Speaking to the Daily Mail, Ratcliffe claims that consuming a high carbohydrate, low-fat vegan diet consisting of ‘mono meals’ is in keeping with how humans were evolved to eat. According to Ratcliffe, such a diet is supposedly optimised for our digestive system:

Most of the body’s energy goes towards digesting food so when we eat meals that contain several different foods the body has to work harder not only to process the complicated combination but to extract the nutrition it needs.

…Just one type of digestive enzyme is needed to process the meal. If you look to nature you will see that animals in the wild always eat mono meals and do not suffer the same digestive problems or weighty issues as we humans commonly do.

…Imagine our ‘tribe’ came to an abundant mango tree in nature, we would have happily filled our bellies with only mangoes and then moved on to the next location. This is what I largely replicate on the raw till four lifestyle.

Take a look at the ‘Raw Till 4’ Food Pyramid:


Photo Credit: Freelee the Banana Girl via the Daily Mail Online

The food pyramid that doesn’t add up

The problem with this food pyramid is that it emphasises the consumption of raw fruit while cooked vegetables make up the smallest meal of the day. The consumption of raw fruits and vegetables in nature is often seen in animals with smaller brain sizes and larger digestive systems, such as cows and gorillas. The importance of cooked vegetables is underestimated in human evolution; indeed, cooked vegetables circumvent the need for complex digestive systems and free up more energy to grow larger brains. This is archaeologically reflected in hominid fossil teeth and jaw shape. The more primitive species of humans possess more robust features, such as large canines and chewing apparatus. Archaeological evidence for cooking and hearth use is indicated as early as the Acheulian period 790,000 years ago at the site of Gesher Benot Ya’aqov in Israel where the charred remains of several edible plant species were found including olive, wild barley, and wild grape.

Furthermore, physical anthropologist Katherine Milton argues that meat was eaten by hominids as a means of providing essential amino acids and nutrients. This left more stomach space for the selection of higher quality and more easily digested plant foods. Studies on primate metabolism have indicated that there is an upper limit to how much raw food can be eaten over a day and a trade-off between access to calories and ability to digest such foods.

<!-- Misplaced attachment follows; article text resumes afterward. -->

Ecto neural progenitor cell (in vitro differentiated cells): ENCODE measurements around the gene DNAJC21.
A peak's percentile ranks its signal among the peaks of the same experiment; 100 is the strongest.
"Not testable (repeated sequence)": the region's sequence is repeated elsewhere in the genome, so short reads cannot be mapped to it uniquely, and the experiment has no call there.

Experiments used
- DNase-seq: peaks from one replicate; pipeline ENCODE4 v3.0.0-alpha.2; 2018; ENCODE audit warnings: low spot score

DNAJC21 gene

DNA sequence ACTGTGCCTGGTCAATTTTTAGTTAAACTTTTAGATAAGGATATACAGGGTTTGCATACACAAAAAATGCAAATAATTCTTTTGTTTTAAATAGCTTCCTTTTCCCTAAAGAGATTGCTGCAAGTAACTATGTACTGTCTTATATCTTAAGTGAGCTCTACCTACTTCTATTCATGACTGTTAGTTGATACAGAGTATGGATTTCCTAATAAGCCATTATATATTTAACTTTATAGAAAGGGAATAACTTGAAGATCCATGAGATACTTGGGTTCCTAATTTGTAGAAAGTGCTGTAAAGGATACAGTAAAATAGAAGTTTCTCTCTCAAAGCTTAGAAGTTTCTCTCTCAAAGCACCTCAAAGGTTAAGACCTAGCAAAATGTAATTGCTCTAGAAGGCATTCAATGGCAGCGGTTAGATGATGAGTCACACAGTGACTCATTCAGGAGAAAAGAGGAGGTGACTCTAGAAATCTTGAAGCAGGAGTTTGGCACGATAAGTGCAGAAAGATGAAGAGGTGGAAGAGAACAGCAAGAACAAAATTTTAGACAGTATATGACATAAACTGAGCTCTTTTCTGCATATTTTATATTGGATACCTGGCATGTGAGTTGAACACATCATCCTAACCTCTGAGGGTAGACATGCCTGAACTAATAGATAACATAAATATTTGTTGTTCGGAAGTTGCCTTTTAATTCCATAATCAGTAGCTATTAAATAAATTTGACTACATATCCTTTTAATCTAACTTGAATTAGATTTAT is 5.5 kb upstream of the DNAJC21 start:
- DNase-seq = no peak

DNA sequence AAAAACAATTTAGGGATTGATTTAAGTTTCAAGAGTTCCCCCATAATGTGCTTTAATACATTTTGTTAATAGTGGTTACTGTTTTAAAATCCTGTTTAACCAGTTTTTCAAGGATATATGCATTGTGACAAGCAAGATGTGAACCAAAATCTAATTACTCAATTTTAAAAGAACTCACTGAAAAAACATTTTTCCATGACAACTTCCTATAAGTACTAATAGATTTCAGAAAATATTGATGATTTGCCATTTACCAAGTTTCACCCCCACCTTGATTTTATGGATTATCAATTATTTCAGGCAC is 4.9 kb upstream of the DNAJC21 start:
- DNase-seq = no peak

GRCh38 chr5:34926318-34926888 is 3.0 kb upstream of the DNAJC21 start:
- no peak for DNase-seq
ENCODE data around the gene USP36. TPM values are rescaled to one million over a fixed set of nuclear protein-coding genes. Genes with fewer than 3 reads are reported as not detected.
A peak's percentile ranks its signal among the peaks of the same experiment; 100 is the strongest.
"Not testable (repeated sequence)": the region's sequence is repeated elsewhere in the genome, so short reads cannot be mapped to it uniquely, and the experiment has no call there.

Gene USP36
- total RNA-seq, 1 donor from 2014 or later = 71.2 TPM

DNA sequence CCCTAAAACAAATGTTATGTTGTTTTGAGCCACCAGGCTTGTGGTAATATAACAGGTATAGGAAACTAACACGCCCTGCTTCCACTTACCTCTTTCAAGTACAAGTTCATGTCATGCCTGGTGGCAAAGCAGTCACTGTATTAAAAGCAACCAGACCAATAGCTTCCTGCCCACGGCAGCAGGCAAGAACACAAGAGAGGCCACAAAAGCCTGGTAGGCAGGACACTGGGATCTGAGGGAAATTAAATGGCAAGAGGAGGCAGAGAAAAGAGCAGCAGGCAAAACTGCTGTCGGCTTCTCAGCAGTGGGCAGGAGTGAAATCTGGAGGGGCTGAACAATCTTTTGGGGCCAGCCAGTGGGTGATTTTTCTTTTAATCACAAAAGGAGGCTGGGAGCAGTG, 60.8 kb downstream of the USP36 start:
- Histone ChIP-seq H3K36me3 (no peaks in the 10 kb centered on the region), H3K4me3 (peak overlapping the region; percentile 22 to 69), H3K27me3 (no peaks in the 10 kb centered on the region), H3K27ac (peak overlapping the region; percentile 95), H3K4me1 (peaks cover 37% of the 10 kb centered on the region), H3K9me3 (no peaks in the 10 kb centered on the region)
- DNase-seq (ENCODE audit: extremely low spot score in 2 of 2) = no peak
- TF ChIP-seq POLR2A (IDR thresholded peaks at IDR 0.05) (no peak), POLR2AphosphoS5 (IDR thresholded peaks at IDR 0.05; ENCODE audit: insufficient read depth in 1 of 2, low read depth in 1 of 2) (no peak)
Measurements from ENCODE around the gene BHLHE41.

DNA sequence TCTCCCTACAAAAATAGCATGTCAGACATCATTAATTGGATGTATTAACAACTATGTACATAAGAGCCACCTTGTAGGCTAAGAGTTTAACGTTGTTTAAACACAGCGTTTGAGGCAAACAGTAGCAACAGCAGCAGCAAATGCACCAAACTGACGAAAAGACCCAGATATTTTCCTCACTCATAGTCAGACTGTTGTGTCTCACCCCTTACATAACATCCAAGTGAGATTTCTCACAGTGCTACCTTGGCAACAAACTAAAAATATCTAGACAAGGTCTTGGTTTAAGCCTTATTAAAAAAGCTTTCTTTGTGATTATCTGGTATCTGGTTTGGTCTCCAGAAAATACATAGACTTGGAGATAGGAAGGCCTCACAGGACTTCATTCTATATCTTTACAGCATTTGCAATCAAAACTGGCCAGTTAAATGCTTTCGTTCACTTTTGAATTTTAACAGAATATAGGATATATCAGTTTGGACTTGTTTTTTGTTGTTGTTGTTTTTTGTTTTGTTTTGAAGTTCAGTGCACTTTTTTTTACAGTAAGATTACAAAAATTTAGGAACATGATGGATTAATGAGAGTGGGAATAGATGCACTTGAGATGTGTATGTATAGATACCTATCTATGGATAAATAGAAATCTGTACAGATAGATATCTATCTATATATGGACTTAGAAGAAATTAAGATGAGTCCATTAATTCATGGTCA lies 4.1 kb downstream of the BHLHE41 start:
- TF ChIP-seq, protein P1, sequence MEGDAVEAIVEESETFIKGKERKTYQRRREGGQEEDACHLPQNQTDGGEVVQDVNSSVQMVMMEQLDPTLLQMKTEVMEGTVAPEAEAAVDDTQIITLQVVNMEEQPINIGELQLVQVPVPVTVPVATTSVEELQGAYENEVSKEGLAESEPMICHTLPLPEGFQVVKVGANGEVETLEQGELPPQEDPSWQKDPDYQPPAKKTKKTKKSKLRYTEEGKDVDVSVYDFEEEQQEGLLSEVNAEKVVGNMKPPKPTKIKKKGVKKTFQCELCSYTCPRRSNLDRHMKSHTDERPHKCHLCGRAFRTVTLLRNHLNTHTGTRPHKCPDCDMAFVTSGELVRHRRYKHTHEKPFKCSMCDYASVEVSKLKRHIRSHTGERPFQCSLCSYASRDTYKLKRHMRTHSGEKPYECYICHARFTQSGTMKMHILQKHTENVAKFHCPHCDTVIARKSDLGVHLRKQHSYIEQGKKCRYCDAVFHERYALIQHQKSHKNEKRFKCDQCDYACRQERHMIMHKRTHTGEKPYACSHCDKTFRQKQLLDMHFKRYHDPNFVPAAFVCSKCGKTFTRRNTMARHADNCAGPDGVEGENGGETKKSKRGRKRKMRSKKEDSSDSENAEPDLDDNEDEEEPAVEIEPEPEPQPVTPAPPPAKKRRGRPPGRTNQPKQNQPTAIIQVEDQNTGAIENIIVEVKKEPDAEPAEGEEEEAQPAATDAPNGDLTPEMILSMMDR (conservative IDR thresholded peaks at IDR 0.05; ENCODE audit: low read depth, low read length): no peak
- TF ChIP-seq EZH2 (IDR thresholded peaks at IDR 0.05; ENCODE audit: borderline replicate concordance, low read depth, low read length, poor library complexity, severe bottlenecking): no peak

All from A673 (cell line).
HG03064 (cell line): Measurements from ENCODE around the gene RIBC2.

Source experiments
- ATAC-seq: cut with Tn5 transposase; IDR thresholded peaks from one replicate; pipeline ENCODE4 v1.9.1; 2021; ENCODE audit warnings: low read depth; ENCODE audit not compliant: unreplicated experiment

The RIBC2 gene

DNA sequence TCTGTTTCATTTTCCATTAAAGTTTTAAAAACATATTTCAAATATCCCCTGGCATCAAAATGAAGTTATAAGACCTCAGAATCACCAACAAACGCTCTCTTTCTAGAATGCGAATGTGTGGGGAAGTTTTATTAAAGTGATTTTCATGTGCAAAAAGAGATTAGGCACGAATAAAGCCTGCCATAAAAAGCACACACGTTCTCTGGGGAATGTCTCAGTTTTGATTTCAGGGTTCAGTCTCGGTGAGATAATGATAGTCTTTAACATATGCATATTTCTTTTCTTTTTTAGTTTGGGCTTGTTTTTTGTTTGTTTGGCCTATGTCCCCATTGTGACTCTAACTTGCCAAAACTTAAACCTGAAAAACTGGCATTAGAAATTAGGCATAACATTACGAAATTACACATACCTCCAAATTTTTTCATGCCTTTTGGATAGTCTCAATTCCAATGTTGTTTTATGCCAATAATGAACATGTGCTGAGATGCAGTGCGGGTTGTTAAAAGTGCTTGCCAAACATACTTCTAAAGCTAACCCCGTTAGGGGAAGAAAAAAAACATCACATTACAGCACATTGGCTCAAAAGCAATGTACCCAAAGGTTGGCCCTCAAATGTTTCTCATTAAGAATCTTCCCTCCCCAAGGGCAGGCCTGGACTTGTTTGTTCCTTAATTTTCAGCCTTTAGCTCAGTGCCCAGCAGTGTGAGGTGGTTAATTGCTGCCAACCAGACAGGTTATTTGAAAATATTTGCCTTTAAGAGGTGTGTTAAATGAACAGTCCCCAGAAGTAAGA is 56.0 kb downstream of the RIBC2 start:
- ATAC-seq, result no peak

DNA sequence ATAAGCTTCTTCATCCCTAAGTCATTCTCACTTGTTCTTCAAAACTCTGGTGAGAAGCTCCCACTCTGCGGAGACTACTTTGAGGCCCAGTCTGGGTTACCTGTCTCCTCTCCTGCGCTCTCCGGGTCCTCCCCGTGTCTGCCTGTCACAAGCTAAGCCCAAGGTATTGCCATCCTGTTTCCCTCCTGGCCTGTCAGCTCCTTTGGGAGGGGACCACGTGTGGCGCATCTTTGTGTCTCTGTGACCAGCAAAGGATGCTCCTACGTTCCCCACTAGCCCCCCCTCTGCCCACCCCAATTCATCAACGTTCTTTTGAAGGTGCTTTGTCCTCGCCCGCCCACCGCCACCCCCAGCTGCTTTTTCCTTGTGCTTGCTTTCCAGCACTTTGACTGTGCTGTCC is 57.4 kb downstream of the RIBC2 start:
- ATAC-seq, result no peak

While raw veganism might superficially appear to be a ‘natural’ diet for humans insofar that it is rooted in fruits and vegetables, it is not reflective of the actual hominid diet that allowed our brains to reach the cranial sizes we see today.


Conroy, G.C., 2005. The Debate Over “Man the Hunter”. In: Reconstructing Human Origins: A Modern Synthesis. New York: W.W. Norton

Evolved to exercise – but how?


Image by Andy Wright

Obesity is now a global problem

According to the World Health Organisation, the global obesity rate has more than doubled since 1980 and 1.9 billion adults were overweight in 2014 while over 600 million of these were obese. Sedentary modern lifestyles present a unique problem for the human metabolism. We have evolved to be attracted to high-energy foods and sugars. During the Paleolithic period, sugars and fats were beneficial when we needed to run and hunt; calories were naturally burnt off throughout the day. However, switch the Savannah for the office and the scenario changes.

Our brains are hardwired to crave foods that will provide us with high energy but, it is energy we no longer need for the types of activities we do. Furthermore, our bodies are evolved to move, and bearing body weight is essential for the retention of bone density. In fact, after 36 weeks of bedrest, we lose between 24-40% bone density in the heel (Bortz, 1984).

Run versus sprint: suggestions from archaeology that might save us

Prominent Paleoanthropologist Daniel Lieberman argues that humans were evolved to run extremely long distances. His studies on the biomechanics of the human foot indicate that we are morphologically adapted to long distance running. In contrast, Mark Sisson of Mark’s Daily Apple argues for high-intensity interval training through his Primal Blueprint Workout Planwhich supposedly can ‘hack’ our evolutionary biology to attain the best physical fitness possible. His suggestions stipulate ‘running really fast once in a while’ on the basis that our ancestors existed in a world of infinite danger that required us to sprint after and away from predators. He argues that this constant environmental pressure resulted in a gene expression within fast twitch muscle that meant we were evolved to sprint faster. In the most basic of terms: survival of the fittest.